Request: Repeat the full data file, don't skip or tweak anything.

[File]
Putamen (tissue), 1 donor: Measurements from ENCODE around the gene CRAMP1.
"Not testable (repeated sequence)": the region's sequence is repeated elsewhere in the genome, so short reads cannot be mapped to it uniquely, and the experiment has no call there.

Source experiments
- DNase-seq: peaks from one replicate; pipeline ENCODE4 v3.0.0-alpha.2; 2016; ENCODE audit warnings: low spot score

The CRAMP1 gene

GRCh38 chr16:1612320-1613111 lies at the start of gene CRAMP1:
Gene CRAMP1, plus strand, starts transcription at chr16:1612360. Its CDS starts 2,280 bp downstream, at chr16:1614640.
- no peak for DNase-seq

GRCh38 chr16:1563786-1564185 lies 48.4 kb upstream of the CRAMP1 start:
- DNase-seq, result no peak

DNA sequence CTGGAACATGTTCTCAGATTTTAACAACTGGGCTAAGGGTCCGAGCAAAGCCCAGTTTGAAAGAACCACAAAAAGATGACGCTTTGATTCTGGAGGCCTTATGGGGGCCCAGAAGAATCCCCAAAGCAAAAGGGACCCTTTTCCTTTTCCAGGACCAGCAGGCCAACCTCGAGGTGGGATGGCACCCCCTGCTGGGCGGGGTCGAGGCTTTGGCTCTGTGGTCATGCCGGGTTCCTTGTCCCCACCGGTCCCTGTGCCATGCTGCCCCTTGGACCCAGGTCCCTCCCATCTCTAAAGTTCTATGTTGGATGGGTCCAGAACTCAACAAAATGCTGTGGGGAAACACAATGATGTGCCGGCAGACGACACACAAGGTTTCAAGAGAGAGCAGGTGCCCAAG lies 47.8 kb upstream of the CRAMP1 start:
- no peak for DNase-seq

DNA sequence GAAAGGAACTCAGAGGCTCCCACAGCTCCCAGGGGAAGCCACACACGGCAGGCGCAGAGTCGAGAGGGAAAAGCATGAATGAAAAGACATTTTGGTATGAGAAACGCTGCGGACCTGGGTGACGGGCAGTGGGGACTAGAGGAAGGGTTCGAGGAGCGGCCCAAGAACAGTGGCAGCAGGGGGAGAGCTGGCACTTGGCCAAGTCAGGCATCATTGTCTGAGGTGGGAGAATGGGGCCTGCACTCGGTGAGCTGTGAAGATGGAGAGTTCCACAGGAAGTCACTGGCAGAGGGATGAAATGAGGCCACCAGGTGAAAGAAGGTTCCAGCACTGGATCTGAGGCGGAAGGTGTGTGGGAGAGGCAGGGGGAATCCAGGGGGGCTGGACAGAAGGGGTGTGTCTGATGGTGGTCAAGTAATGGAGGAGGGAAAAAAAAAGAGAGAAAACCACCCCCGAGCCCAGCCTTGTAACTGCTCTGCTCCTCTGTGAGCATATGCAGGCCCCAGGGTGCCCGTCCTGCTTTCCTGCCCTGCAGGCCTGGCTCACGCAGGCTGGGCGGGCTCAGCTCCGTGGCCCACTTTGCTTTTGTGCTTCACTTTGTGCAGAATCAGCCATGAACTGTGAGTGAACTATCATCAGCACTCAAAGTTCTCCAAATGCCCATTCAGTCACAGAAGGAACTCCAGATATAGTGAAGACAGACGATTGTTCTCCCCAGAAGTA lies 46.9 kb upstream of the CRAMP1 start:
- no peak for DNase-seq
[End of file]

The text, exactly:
Putamen (tissue), 1 donor: Measurements from ENCODE around the gene CRAMP1.
"Not testable (repeated sequence)": the region's sequence is repeated elsewhere in the genome, so short reads cannot be mapped to it uniquely, and the experiment has no call there.

Source experiments
- DNase-seq: peaks from one replicate; pipeline ENCODE4 v3.0.0-alpha.2; 2016; ENCODE audit warnings: low spot score

The CRAMP1 gene

GRCh38 chr16:1612320-1613111 lies at the start of gene CRAMP1:
Gene CRAMP1, plus strand, starts transcription at chr16:1612360. Its CDS starts 2,280 bp downstream, at chr16:1614640.
- no peak for DNase-seq

GRCh38 chr16:1563786-1564185 lies 48.4 kb upstream of the CRAMP1 start:
- DNase-seq, result no peak

DNA sequence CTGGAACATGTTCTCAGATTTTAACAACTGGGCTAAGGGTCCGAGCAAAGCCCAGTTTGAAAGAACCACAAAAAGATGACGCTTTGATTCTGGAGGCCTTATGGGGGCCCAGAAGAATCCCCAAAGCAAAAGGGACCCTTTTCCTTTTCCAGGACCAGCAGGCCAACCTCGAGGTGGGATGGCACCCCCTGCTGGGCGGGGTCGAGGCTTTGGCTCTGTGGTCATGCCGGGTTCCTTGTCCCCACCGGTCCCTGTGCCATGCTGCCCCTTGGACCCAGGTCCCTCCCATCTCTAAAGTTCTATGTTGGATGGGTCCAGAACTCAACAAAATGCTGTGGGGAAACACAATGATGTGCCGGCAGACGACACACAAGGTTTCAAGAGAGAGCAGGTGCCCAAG lies 47.8 kb upstream of the CRAMP1 start:
- no peak for DNase-seq

DNA sequence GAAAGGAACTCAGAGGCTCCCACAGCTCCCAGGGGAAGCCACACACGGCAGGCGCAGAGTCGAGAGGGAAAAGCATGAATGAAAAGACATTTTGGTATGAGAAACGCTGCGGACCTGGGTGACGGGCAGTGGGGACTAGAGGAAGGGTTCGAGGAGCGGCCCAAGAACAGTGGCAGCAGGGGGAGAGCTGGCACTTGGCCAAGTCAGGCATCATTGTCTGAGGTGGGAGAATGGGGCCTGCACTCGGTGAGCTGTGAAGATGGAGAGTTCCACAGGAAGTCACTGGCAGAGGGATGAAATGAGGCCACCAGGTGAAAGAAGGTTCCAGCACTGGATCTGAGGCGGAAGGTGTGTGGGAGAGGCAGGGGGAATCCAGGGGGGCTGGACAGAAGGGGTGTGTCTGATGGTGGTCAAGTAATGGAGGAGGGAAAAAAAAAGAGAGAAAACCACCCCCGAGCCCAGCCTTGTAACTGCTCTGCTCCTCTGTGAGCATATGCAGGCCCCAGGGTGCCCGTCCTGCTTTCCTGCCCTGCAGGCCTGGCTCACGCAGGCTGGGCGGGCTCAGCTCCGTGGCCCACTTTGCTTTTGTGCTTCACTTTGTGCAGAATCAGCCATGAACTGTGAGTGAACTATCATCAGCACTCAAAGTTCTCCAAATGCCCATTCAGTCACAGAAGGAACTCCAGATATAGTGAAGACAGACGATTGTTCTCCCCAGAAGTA lies 46.9 kb upstream of the CRAMP1 start:
- no peak for DNase-seq